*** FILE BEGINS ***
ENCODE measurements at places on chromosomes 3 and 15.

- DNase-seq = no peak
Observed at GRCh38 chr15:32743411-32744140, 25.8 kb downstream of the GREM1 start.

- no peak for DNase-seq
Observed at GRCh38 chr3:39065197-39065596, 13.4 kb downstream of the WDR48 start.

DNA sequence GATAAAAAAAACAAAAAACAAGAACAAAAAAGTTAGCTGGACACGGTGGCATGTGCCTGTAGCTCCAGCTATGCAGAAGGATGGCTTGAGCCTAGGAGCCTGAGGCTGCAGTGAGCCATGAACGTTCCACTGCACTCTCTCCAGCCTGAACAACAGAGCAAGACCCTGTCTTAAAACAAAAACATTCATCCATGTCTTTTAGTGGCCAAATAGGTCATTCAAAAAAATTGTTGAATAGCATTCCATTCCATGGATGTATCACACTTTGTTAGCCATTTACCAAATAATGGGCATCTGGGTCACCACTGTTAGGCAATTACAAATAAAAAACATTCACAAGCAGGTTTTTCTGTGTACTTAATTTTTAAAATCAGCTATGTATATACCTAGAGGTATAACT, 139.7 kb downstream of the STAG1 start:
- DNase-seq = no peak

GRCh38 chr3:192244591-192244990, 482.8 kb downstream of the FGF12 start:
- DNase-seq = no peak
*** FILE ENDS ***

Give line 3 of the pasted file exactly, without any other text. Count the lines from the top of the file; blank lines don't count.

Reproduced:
Observed at GRCh38 chr15:32743411-32744140, 25.8 kb downstream of the GREM1 start.